Although it is worth noting that they shouldn’t be bathed more than once every four weeks. So if you want to keep that freshly bathed smell, try a Dog Deodorising Spray for a quick freshen up instead.

A big part of their grooming routine will include brushing, which will need to be done weekly (daily during shedding season) to help remove loose fur and prevent any mats or tangles from forming.

The feathering fur around their ears, neck and under arms is finer so will need closer attention as it can easily knot. 

Do Nova Scotia Duck Tolling Retrievers shed a lot? 

Yes. Due to their double coat, Tolling Retrievers are natural shedders and will shed fur when moving from warm to cold seasons.

By brushing your Toller's coat daily you can tame the shedding and remove any loose fur before it gets the chance to settle around the house.

💡 Top Tip: To reduce fly-away fur when you go for a stroke, create an evening grooming routine - this could also help settle them before bed, letting them know it’s time to calm down. 

Nutrition and Feeding: 

With their active nature, it's no surprise that this retriever breed has a healthy appetite. However, Tollers are also known to be able to pile on the pounds if not fed correctly. 

The primary choice for most Nova Scotia Dog owners is a raw food diet, which is increasing in popularity within the dog world. 

Their diet should consist of healthy fats, proteins and vegetables that are packed with the vitamins and minerals required to maintain optimum health and performance. 

No matter what, you should always research dog nutrition and opt for high-quality dog food, consulting your vet for the best recommendations. 

If you do notice your pup gaining unwanted weight, try reducing their treat intake and switching to a weight management diet. 

When it comes to feeding your Toller, you should avoid taking them for exercise immediately before or after food to reduce the risk of bloat.

As a small dog with a deep chest, they can be more susceptible to gastric dilatation-volvulus (GDV) so it’s best to take precautions. 

When welcoming any dog to the family, you should consider your own needs as well as the needs of the specific breed you're considering. 

Toller dogs need an active lifestyle and a family willing to give them plenty of mental and physical stimulation.

They aren't the best dogs for first-time owners, and if it's a laid back pooch you're after, then this is definitely not the breed for you!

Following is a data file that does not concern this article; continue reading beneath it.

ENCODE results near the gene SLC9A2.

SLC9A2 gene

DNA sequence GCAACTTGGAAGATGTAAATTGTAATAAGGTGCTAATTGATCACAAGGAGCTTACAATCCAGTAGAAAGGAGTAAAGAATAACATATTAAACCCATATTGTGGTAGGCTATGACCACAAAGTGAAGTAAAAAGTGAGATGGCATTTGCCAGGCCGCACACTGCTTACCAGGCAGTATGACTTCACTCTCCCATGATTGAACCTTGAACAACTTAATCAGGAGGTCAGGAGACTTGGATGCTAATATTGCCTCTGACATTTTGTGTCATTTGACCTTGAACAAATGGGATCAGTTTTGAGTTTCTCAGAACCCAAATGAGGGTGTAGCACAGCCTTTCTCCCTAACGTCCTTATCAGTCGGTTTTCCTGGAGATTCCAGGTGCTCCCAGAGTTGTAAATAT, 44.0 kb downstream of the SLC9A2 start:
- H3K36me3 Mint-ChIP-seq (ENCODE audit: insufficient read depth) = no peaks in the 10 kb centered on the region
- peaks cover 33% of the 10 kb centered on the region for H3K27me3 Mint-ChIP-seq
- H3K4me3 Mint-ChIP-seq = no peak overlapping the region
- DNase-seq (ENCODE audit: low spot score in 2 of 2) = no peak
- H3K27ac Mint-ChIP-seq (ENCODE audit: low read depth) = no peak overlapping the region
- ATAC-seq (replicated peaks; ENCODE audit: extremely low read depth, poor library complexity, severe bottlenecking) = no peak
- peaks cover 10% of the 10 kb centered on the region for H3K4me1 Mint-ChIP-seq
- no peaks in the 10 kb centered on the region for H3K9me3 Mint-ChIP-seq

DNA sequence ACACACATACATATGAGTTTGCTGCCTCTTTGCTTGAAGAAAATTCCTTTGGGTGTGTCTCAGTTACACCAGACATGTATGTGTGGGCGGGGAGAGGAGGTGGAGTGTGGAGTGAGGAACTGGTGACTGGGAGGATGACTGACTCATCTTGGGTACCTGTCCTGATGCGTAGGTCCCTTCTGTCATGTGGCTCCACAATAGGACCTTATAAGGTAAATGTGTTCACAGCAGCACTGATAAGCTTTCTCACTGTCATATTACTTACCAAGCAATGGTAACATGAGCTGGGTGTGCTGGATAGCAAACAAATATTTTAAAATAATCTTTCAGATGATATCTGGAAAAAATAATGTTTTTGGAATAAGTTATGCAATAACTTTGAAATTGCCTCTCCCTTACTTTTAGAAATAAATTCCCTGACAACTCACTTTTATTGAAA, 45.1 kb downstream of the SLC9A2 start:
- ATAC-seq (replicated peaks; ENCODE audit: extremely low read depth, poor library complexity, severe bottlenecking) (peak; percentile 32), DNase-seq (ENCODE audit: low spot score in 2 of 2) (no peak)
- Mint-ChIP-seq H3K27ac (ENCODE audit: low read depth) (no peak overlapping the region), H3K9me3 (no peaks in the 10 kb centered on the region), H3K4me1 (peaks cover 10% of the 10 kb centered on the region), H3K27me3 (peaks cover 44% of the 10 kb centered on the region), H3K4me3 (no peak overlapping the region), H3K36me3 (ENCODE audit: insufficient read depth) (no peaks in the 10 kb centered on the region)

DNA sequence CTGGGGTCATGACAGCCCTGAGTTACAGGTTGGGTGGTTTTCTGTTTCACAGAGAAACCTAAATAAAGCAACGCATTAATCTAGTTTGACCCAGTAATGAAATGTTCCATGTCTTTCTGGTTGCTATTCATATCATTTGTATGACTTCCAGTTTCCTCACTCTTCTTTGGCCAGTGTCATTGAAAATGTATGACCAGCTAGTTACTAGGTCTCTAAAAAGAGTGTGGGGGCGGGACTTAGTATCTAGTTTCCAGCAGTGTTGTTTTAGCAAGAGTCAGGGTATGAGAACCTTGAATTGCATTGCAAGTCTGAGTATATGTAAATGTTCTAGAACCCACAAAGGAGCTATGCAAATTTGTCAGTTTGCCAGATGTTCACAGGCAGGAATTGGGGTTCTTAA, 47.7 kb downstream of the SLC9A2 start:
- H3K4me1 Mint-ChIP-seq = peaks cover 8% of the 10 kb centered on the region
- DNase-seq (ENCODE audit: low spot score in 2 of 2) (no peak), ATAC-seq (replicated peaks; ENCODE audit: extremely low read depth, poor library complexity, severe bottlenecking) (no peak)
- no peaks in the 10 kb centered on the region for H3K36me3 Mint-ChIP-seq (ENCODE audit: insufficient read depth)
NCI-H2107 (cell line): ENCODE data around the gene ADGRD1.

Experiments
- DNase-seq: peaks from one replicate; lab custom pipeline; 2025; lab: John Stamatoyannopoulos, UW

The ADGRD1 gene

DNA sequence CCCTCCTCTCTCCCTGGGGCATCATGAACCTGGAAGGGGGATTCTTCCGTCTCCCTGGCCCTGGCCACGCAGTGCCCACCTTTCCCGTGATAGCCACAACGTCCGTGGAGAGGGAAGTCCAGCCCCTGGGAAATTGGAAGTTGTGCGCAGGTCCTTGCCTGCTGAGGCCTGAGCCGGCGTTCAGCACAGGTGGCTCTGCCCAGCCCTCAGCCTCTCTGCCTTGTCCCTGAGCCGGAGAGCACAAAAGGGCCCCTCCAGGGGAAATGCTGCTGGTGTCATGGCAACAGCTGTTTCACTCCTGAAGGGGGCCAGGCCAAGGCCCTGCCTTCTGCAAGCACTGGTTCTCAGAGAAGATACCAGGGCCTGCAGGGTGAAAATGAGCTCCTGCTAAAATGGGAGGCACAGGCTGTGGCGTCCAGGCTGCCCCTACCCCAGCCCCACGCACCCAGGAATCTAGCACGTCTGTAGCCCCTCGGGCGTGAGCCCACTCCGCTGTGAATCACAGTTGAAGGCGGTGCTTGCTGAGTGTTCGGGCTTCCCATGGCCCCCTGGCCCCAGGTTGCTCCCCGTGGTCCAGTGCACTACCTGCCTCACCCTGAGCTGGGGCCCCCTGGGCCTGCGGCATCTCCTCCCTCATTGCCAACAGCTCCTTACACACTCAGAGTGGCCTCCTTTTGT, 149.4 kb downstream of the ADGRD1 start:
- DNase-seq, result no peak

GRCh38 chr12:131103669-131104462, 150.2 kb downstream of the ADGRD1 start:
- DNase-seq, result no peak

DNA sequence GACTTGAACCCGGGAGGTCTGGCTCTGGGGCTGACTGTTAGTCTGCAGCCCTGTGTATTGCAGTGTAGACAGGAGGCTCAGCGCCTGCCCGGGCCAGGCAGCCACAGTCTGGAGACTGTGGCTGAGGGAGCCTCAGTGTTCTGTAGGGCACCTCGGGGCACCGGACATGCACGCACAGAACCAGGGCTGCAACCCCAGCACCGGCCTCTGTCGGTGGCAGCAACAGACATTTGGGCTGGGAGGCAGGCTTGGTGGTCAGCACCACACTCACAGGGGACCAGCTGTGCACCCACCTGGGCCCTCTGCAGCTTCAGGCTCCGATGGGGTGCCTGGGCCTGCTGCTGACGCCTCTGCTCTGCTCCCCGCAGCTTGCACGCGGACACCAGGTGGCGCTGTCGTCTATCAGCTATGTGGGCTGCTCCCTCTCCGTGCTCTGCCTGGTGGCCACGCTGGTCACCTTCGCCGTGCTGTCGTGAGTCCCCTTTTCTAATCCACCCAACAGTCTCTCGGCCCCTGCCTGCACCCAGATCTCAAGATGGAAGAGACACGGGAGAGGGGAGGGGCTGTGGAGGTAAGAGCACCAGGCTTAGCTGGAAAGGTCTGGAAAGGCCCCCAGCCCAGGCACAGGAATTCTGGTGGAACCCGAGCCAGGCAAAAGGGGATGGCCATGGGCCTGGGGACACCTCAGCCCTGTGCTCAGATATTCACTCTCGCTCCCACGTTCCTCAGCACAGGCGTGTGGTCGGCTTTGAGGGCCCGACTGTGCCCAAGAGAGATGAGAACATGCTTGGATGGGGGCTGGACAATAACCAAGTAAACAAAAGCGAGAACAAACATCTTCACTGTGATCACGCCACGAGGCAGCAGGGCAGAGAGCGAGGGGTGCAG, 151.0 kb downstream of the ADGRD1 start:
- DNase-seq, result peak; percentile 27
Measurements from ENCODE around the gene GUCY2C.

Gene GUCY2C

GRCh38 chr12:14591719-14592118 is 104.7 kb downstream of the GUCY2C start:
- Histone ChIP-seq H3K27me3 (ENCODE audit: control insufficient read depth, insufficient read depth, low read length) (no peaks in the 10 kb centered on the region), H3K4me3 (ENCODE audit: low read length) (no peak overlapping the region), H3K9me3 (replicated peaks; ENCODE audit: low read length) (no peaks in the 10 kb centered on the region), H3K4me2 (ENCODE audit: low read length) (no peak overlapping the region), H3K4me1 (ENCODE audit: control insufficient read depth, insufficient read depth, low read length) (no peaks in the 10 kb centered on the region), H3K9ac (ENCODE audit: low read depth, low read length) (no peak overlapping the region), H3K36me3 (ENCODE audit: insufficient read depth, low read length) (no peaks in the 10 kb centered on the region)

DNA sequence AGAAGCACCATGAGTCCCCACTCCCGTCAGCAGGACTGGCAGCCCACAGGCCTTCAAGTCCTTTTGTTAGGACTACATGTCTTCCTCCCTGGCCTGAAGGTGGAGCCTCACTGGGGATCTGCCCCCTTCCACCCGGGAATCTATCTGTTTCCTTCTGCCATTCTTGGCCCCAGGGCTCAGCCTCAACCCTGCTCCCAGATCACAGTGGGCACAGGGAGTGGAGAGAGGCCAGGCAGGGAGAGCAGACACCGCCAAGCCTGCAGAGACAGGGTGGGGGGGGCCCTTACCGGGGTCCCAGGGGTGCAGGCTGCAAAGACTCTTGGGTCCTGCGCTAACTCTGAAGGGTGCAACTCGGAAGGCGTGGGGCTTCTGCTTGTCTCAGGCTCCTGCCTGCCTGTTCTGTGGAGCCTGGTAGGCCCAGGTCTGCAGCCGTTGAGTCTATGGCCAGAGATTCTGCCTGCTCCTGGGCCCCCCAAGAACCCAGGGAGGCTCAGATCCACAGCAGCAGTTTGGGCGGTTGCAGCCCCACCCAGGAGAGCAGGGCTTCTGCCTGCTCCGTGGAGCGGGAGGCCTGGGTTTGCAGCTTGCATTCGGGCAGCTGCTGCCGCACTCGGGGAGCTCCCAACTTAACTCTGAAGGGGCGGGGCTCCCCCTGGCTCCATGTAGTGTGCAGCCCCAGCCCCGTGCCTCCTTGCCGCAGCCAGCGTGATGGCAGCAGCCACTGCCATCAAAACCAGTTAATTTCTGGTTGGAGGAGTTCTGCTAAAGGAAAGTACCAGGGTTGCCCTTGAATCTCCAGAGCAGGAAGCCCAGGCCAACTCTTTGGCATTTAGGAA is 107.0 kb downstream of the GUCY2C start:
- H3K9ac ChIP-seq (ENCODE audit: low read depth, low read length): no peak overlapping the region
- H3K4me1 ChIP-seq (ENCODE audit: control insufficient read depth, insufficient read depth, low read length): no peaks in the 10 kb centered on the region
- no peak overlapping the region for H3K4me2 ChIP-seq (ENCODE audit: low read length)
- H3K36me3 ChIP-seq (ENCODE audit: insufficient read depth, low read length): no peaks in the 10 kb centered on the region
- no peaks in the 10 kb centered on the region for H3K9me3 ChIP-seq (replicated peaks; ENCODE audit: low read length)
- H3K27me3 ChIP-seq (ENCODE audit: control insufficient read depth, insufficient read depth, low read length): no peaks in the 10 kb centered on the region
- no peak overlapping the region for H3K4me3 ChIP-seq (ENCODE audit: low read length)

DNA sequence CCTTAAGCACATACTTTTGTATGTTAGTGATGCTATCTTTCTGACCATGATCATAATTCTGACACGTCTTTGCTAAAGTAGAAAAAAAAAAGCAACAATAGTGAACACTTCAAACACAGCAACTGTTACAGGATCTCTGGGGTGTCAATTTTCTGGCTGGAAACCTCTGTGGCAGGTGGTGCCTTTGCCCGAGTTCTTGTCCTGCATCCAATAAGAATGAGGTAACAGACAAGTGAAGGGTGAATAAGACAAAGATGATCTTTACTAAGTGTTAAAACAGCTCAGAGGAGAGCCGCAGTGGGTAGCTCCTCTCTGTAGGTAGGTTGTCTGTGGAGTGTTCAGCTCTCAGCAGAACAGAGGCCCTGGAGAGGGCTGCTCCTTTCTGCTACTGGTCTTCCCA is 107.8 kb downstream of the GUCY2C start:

• Gorgeous coat colours. For those who love a red dog coat, the Toller is hard to ignore - and it’s low maintenance needs for bathing can be a big plus.
  • Easily motivated and eager to please which make for successful training.
  • Super affectionate for a hardworking dog. If their exercise needs are met they love a cuddle and a belly rub.
  • Great with children with an overall family-friendly nature, but will still require supervision as with any other breed. 
  • Active breed who love exercise. Whether walking, running, or chasing a ball, they’re sure to be able to keep up with you.
  • Natural hunters with a high prey drive - perfect if you’re looking for a working gun dog.


  • They blow their coat seasonally and require weekly/daily brushing to keep it looking it’s best  - so if a home covered in fur isn’t for you, avoid double coated breeds.
  • High prey drive, so if you have a cat they’re likely to chase it! 
  • High play drive with boundless amounts of energy and can go and go until your arm is ready to fall off, and then expect you to use the other arm! 
  • Easily bored and distracted without adequate stimulation.
  • Require a firm owner as although they are easy to train, they’re super smart and can exploit power if you’re not able to be firm with them. 
  • Wary of strangers, so not the best if you’re looking for a guard dog.
  • Vocal when excited. Their shrill bark is loud and high pitched, so it’s worth considering where you live to avoid annoying neighbours.

Where to get a Nova Scotia Duck Tolling Retriever: 

If you’ve done your homework and decided a Nova Scotia Duck Tolling Retriever is the right dog for you, then start by contacting trustworthy UK breeders to get your name down on a waitlist.

You can use The Kennel Club’s database to find a litter near you. 

Alternatively, if you’d prefer to rescue or foster a Toller, head to The Toller Club and contact their Rescue Coordinator who can help you get your new furry friend!